UN in plot to destroy our culture & civilization by forcing us to tolerate Islamic intolerance….

“A government is the most dangerous threat to man’s rights: it holds a legal monopoly on the use of physical force against legally disarmed victims.

There are two sides to every issue: one side is right and the other is wrong, but the middle is always evil.”

(Ayn Rand)

You shall be muzzled:

Ekmeleddin Ihsanoglu underlined importance of freedom of expression, mutual understanding, tolerance, respect and empathy.

The head of the Organization of the Islamic Cooperation (OIC) said on Friday that what was important was the implementation of a United Nations (UN) Human Right Council resolution on combatting intolerance.

‘Yuman Rites’ thanks to Mullah

Practical measures to promote a culture of tolerance

‘‘Intolerance, including anti-semitism, islamophobia and christianophobia, is on the increase’’ said UN Human Rights chief Navi Pillay at a panel discussion on the promotion of a culture of tolerance held last June in Geneva.

Pillay opened the expert panel stating that  “through dialogue and collaboration “ States could step up to their obligations and take practical decisive actions and measures to address and eliminate incidents of intolerance. ’’

(“Dialogue and collaboration” translated: the Islamic beggar nations demand and we pay….)

Experts at the panel discussion identified intercultural dialogue, awareness-raising, education and criminalization of incitement to hatred and intolerance, as practical measures that could possibly combat religious intolerance and promote a culture of tolerance.

(No call on Islamic hell-holes to stop persecution of minorities)

Pillay said that States should act as catalyst for intercultural dialogue. She identified education as crucial in ‘‘fostering respect for all human rights and religious diversity,’’  and said that by committing in practice -  through laws, measures, words and deed – to all human rights,  “States can promote religious harmony and facilitate the intercultural dialogue which helps create peaceful and stable societies.”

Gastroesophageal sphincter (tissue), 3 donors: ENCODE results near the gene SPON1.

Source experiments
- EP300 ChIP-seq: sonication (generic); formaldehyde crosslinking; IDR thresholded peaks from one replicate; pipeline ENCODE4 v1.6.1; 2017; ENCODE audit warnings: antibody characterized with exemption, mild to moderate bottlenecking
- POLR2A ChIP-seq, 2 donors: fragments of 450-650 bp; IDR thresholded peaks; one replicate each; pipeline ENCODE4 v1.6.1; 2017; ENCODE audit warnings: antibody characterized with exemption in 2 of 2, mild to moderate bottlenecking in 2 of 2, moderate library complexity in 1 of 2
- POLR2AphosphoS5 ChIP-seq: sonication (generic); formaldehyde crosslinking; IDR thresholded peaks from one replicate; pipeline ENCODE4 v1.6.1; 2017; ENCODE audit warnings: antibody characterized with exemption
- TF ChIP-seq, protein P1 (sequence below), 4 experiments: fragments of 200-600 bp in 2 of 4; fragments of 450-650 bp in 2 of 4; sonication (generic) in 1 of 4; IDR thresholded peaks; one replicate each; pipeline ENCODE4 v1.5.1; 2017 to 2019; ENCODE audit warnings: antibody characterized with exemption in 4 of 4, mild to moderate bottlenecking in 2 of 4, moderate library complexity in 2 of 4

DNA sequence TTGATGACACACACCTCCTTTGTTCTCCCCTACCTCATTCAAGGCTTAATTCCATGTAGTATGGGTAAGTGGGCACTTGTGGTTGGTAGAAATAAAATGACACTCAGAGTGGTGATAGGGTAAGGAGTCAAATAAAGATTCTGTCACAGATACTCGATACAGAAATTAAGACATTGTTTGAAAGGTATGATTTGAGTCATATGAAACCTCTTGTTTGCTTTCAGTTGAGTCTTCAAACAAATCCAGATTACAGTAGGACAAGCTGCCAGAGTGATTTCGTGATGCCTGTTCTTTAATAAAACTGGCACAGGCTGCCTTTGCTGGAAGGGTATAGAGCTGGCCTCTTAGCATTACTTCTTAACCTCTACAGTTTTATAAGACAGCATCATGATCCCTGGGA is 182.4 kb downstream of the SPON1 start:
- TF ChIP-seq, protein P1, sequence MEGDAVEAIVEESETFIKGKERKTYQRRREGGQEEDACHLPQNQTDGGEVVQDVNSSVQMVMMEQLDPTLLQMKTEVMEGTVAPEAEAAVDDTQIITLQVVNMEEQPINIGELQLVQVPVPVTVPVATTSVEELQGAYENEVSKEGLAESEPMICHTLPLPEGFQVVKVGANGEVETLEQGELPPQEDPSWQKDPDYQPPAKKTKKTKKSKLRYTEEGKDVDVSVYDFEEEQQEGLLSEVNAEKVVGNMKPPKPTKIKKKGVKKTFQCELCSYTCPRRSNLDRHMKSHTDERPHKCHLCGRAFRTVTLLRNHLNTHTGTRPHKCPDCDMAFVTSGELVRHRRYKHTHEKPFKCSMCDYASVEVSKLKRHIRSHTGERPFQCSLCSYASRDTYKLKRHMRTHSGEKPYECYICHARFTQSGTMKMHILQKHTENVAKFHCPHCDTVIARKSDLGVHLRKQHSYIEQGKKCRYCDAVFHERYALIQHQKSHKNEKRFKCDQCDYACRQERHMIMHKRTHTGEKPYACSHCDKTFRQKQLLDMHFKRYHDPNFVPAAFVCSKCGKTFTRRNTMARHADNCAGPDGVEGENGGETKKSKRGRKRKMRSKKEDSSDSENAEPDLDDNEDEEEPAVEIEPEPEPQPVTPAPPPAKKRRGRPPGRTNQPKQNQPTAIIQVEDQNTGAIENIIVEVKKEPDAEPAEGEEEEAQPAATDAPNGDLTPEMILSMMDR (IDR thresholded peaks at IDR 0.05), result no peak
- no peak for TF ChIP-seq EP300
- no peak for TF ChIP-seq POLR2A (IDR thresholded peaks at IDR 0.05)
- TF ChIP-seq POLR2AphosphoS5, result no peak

We had peaceful and stable societies before the Mohammedan hordes moved in…..

Related:

The promotion of reciprocal understanding between cultures was also suggested as a measure to combat the persistent ‘‘dark, obscuring, cultural glasses’’ that religious intolerance creates, said Doudou Diène, Vice-Chair of the International Institute of Politics and Civilization Research.

(Doudou =  parasite in chief)

Simona Santoro, who works for the Organization for Security and Co-operation in Europe (OSCE), said that OSCE used educational tools to teach students and civil society, and to train teachers about other cultures. ”Supporting civil society to come together and learn from each other’s experience, can be very beneficial,’’ Santoro said.

We can learn nothing from Mohammedanism, only destruction.

She also spoke about various legislative and administrative measures OSCE takes to combat religious intolerance. For instance, OSCE offers to review governments’ legislations on freedom of religion and belief and also developed guidelines and key policy issues for combating hate crime.

“Any resistance to the hate-cult of Islam will be relentlessly prosecuted”

To foster a culture of tolerance, Amir Bilal Soofi,  (corrupt pond scum) President of the Pakistani think-tank Research Society on International Law, suggested a legislation ‘‘criminalizing incitement to imminent violence’’ and that religious sites be legally declared as ‘‘special places’’. He also proposed a regular ‘‘institutionalized inter-faith debate amongst the genuine religious scholars, jurists and experts.’

(Da’awa. Spreading Islam. Nothing but.)

The US Ambassador-at-Large for International Religious Freedom Suzan Johnson Cook highlighted the duty that political leaders had to inform civil society about religious tolerance and to act on legislation. She believed that states had ‘‘tools at their disposal to combat religious intolerance’’ and solely needed the political will to use them. In her opinion, it was the responsibility of leaders to criticize hateful ideology. She also deemed preventative measures key to combating religious intolerance because ‘‘it is better to create a climate that seeks to prevent discrimination and violence before it happens.”

Please note that this babble about ‘hateful ideology’ only concerns European nations who are to be Islamized, not African beggar nations to tolerate us.

Pillay expressed the hope that the panel discussion would help promote “a culture of mutual respect for diversity and a better appreciation of its enriching quality.”

“Mutual” means let Islam lord over us.

Practical measures to promote tolerance will also likely be discussed in a series of regional workshops on the prohibition of incitement to national, racial or religious hatred, as reflected in international human rights law, being organized by the UN Human Rights office throughout 2011.

————————–

Pamela Geller adds this: State Department reaches Blasphemy agreement with OIC in Turkey

The Human Rights Council has given us a comprehensive framework for addressing this issue on the international level. But at the same time, we each have to work to do more to promote respect for religious differences in our own countries. In the United States, I will admit, there are people who still feel vulnerable or marginalized as a result of their religious beliefs. And we have seen how the incendiary actions of just a very few people, a handful in a country of nearly 300 million, can create wide ripples of intolerance.